In order to calculate the many statistics estimated for each NAEP sample and to provide data for secondary analysis, NAEP uses the information provided by the population and subgroup distributions formed using the measurement and population-structure models to create plausible values. The plausible values can be used in standard statistical equations for many statistics of interest and can be used to correctly estimate the standard errors for those statistics, as long as the population-structure model includes any groups for which statistics are calculated.
The combination of Item Response Theory (IRT) models and population-structure models provides an estimated distribution of underlying performance for the population and subgroups of interest. This distribution is
where x is the matrix of item responses, y is the matrix containing group membership information, α is the matrix of IRT parameters, and and are parameters from the population-structure models. The goal of NAEP is to summarize different characteristics of this distribution.
Any statistic, t, of interest can be calculated directly on the basis of this estimated distribution of underlying performance. However, to allow secondary analyses of NAEP data to be conducted with software available in most statistical packages, five plausible values are assigned to each student record. The plausible values or the average of the plausible values attached to student record r cannot be treated as a student's scale score.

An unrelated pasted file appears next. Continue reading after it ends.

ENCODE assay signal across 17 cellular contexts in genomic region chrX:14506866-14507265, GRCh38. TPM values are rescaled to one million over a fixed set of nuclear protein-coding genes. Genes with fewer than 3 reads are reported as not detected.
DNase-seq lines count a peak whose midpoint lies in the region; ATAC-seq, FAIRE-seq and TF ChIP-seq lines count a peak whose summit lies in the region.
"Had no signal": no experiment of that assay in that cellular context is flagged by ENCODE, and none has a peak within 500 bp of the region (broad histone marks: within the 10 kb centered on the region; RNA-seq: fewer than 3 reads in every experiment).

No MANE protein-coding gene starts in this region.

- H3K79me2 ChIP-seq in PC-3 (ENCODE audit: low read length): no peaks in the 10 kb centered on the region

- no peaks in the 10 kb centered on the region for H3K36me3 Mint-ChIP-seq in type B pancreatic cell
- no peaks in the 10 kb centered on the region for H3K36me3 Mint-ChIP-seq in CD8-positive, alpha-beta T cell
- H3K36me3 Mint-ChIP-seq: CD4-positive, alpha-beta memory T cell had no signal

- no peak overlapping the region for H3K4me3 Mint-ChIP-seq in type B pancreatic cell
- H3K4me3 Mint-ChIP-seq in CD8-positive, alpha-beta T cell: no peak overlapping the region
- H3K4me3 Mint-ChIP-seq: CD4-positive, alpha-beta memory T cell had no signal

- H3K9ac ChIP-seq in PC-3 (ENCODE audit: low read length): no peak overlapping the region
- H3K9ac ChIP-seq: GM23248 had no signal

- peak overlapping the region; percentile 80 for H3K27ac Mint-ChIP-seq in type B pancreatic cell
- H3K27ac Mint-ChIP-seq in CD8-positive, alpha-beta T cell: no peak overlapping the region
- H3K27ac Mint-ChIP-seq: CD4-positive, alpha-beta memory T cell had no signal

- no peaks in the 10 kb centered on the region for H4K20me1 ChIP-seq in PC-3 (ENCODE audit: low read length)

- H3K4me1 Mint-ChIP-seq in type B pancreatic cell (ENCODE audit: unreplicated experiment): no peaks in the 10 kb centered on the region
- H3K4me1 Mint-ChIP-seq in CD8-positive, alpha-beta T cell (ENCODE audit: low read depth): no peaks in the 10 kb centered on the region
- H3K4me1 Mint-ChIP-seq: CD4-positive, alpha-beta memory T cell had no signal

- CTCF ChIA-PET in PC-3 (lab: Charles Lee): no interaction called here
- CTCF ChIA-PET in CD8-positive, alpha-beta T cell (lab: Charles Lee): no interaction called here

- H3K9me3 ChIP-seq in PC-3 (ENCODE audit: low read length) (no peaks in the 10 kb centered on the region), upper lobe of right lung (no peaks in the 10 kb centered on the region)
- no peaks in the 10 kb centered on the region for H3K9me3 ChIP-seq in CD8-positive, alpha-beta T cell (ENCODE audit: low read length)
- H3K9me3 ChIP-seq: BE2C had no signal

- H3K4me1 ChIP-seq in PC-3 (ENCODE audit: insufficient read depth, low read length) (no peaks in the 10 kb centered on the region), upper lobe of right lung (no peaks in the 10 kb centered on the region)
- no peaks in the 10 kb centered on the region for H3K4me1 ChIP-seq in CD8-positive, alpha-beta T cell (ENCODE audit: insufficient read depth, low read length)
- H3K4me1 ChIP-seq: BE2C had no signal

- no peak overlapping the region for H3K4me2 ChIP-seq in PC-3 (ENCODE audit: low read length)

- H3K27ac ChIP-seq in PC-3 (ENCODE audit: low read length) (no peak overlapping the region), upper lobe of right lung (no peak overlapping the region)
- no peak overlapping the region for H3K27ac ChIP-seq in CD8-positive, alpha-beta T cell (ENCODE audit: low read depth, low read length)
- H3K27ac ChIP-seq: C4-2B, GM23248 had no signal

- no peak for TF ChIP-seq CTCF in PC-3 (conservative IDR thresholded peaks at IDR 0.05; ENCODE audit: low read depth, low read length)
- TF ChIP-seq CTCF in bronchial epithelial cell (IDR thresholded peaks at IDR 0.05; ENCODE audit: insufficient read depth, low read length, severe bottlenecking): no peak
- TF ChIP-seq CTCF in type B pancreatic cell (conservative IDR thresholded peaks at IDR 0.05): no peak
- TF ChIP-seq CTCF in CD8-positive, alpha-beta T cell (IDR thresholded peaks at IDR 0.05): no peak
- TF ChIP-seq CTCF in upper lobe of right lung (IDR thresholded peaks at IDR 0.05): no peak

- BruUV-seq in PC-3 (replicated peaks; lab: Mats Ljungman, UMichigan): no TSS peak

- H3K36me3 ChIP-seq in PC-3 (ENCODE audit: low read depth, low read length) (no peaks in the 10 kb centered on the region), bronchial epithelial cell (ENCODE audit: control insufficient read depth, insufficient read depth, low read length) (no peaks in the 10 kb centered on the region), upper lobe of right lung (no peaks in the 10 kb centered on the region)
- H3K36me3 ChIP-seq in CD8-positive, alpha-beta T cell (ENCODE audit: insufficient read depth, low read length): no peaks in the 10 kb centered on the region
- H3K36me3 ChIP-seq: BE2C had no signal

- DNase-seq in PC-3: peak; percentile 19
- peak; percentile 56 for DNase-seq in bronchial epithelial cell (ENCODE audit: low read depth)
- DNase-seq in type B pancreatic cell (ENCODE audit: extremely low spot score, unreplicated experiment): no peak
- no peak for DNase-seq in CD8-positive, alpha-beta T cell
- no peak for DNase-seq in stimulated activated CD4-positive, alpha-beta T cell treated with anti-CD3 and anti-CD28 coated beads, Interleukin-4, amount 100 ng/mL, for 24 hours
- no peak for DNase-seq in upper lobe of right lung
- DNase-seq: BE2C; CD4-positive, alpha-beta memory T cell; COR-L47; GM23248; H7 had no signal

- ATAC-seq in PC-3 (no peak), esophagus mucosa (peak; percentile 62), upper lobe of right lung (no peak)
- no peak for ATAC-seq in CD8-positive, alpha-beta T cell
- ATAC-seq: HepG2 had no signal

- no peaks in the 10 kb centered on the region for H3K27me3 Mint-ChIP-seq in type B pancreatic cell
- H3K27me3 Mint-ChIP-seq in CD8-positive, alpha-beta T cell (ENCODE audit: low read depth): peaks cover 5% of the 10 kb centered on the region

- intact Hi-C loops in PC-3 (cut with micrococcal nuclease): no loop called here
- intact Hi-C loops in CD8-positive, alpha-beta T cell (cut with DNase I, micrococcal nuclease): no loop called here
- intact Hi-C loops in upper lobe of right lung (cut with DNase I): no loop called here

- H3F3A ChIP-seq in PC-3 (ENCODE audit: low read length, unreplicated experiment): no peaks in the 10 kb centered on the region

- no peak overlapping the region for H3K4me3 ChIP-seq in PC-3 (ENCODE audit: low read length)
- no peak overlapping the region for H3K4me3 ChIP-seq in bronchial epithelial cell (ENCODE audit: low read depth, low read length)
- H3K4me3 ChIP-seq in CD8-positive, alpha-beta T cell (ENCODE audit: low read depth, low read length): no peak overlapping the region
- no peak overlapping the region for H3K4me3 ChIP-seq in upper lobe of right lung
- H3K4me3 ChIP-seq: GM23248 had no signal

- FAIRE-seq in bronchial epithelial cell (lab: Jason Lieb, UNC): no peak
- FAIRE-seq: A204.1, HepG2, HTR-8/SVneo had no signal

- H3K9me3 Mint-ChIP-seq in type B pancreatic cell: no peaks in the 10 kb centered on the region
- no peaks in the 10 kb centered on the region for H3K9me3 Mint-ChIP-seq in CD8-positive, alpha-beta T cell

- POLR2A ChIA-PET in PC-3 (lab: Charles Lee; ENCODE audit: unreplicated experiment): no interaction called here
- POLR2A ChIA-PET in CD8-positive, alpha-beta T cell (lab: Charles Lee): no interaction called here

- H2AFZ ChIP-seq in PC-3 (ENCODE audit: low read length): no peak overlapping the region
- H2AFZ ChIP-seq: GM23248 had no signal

Plausible values can be thought of as a mechanism for accounting for the fact that the true scale scores describing the underlying performance for each student are unknown. Because the IRT models are latent variable models, r values are not observed, even for the students in a NAEP sample. To overcome this problem, we follow Rubin (1987) by considering r as "missing data," and approximating the values of a statistic t based on r's for all students by t's expected value given x and y, the data that actually were observed.